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Teaching with Technology: Using Interactive Fiction to Teach English Students


INST 7870: Instructional Games is a class composed of graduate students in Instructional Technology. The students explore the field of instructional gaming through a survey of readings, existing products, and those in development.  The class considers:

  • What is the emerging nature of this field?
  • What are the elements of an effective game? 
  • What makes for “good” instructional design within a gaming environment? 

A large portion of the class is dedicated to the examination of current research.  In-class activity centers on discussing assigned readings and other topics.  Out-of-class activity includes playing related games, and designing and creating an instructional game in small groups.

Research Project Overview

This class is unique in many ways, the most prominent is that students learn how to create new media resources for education. As Gee noted, “When people learn to play video games, they are learning a new literacy” (2003, p. 16). In this course students must develop an instructional game where all game elements are integrated with stated learning objectives. This theory of "alignment" is both a design requirement and guideline for the design and development of the game. We will use a design experiment approach to study how students follow this theory, how it manifests itself in the IF game, and the process of how instructional designers build an educational game around specific theory.

Designing an Appropriate Curriculum

A section of results will reveal outcomes of the teaching effort by highlighting pitfalls that students encountered, time constraints of the effort, and project results.  A list of research and readings attempts to span the spectrum of learning theory, game theory, and instructional game research that includes Aldrich, Crawford, Gee, Wolf, Kirriemuir, Koster, Miller, Squire and many others (a full list is available at Brett Shelton's Instructional Games Class website).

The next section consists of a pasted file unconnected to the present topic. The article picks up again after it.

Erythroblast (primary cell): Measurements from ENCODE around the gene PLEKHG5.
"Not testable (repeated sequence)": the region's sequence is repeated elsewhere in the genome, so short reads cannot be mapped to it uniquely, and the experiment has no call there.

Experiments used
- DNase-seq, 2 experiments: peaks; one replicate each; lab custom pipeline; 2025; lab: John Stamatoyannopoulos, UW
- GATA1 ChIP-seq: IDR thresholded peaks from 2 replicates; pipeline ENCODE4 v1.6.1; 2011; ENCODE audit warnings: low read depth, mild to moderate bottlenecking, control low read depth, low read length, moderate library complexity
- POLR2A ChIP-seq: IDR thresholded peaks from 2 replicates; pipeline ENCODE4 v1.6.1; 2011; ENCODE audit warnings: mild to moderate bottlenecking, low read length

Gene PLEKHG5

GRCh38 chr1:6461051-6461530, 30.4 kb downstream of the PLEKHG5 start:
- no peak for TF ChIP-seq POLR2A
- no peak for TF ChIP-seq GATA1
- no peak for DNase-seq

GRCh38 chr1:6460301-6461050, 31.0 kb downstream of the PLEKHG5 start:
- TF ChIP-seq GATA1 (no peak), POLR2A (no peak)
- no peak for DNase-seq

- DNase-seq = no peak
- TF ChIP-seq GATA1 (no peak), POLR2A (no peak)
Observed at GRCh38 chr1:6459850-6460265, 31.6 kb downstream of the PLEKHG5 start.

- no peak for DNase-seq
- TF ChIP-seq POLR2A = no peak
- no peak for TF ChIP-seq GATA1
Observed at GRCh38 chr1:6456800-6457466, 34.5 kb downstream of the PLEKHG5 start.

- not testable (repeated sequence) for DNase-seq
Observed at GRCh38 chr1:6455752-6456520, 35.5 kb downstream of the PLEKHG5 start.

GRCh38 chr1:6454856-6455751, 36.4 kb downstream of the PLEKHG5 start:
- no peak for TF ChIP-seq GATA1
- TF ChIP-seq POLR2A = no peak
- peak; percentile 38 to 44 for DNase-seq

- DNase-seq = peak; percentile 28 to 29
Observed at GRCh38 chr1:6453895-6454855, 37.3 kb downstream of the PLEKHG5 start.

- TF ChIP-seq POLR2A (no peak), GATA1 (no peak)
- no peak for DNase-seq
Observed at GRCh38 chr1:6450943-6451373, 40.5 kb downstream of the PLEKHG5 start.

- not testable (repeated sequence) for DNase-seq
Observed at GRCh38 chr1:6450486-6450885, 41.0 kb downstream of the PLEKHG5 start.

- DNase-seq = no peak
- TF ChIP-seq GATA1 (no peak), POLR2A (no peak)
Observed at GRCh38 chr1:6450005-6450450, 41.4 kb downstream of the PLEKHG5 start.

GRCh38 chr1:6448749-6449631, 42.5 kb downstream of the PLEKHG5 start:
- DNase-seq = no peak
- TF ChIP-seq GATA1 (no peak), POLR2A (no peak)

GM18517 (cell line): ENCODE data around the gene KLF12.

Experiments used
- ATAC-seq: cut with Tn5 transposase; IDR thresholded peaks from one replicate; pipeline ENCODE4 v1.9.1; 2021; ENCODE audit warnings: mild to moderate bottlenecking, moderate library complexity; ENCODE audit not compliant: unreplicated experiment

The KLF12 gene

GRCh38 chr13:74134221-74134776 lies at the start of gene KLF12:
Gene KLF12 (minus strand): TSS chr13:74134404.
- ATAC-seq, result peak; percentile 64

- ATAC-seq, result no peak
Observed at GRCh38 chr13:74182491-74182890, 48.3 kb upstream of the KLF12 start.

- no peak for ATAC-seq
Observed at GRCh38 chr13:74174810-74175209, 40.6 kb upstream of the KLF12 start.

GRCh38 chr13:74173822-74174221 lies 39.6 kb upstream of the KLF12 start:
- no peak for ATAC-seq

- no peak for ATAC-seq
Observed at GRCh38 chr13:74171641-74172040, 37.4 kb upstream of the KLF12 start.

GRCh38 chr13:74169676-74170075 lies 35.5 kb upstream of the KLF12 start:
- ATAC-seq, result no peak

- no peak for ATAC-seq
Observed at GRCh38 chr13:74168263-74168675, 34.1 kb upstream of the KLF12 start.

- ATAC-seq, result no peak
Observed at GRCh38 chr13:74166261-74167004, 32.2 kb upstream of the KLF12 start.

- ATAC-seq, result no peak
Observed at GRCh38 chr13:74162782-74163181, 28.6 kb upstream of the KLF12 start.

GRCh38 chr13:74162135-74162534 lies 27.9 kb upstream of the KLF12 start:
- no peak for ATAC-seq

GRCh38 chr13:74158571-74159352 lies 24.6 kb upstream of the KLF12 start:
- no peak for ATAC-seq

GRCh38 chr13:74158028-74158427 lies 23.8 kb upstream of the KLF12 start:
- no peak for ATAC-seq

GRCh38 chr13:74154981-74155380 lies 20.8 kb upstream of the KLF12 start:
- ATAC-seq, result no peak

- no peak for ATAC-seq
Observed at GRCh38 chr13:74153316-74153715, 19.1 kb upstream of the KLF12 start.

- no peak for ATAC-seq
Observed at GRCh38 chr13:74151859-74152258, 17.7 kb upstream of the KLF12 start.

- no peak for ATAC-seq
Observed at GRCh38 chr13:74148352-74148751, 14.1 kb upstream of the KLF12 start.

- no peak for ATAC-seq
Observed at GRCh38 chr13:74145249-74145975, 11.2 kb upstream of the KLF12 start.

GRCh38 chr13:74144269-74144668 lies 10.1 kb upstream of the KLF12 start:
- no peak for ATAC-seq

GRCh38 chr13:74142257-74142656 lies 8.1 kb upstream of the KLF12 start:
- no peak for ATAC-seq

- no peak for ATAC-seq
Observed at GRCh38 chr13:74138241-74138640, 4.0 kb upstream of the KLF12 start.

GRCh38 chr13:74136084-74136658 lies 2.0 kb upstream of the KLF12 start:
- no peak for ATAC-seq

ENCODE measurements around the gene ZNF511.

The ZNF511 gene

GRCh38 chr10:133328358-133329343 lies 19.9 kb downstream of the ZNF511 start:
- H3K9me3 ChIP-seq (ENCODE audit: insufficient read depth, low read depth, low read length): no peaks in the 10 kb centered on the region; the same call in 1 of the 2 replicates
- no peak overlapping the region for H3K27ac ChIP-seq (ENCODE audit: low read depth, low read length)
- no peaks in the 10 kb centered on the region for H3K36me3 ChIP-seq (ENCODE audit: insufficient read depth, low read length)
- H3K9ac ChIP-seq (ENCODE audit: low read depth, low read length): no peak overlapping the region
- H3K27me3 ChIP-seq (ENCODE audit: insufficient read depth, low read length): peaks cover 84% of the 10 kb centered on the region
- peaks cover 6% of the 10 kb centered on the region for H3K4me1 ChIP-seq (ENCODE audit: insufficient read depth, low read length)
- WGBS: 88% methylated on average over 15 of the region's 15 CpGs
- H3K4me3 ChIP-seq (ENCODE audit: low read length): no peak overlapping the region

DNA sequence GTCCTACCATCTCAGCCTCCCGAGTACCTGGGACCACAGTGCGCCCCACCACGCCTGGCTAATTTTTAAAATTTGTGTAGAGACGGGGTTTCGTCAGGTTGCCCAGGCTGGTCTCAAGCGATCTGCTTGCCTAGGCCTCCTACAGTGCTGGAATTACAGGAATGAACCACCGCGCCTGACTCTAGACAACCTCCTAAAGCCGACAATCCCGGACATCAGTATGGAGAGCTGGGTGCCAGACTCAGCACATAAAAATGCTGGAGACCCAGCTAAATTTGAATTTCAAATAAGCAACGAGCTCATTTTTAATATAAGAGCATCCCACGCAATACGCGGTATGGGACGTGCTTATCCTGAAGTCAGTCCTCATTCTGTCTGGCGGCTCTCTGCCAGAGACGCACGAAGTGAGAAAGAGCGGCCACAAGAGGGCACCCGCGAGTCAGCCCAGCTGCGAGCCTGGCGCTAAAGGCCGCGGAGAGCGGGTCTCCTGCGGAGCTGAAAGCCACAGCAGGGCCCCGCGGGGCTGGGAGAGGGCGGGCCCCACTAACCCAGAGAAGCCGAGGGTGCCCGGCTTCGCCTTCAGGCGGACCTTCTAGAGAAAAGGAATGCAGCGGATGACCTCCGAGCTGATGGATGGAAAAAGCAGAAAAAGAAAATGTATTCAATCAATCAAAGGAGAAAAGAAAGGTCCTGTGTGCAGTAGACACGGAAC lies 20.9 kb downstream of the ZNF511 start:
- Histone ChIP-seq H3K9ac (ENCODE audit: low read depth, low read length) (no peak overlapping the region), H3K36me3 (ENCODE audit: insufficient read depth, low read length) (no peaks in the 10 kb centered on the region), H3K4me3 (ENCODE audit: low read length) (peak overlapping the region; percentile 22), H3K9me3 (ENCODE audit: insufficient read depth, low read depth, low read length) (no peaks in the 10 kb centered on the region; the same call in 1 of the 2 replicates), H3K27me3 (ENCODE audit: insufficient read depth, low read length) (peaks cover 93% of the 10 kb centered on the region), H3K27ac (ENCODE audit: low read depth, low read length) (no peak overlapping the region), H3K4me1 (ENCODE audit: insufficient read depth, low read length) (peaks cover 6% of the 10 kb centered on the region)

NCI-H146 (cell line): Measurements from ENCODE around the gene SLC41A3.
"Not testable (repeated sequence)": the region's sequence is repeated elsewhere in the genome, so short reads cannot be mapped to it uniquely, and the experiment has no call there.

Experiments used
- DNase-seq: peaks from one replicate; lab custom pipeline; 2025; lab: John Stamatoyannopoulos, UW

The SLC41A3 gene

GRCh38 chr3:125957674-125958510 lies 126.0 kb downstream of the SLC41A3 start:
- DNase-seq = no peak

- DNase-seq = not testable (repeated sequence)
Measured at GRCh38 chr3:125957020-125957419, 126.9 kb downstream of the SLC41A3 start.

The Case for the Class: Designing and Creating Interactive Fiction

One of the major assignments for this class is the design and partial creation of an instructional game based on Edgar Lee Masters’ work Spoon River Anthology using the medium of interactive fiction (IF).  Students experience the medium of IF through play and critical analysis (Zork, Montfort and Granade works, among others) then dive into an unfamiliar computer language in order to transform a classic text into something new.  The result is a new media text aimed at helping 9th grade English students experience and analyze a piece of literature in a way that is both traditional (reading comprehension, poetry, literary devices) and non-traditional (computer language, confidence and self-esteem, problem solving).

Go to the Voices of Spoon River page to download the game and learn more about it.

Implementing a New Media Pedagogy in Instructional Technology

Students in the class theorize about and design instructional games. The class project is aimed at designing a work of IF to teach a classic book for use in high school English classrooms.  Findings of the design experiment expand on how instructional technology designers need to become mini-experts in various subjects, and will share successes and pitfalls of the students in the class.  We will discuss the challenges faced with implementing a new media pedagogy on a personal and departmental level. All will be centered through rich description of the IF project, portions of the game they develop available to be shared on CD.


     VOSR Project Links

  1. Design/Developement of Instructional Games
  2. Voices of Spoon River Interactive Fiction Text Game
  3. VOSR 3D

Research Team

  • Brett Shelton, PhD – Principle Investigator
  • Jon Scoresby – Research Assistant

  • Computers in the CLE lab
  • Inform interpreter and compiler


We are currently in the data analysis phase of this research.

new media

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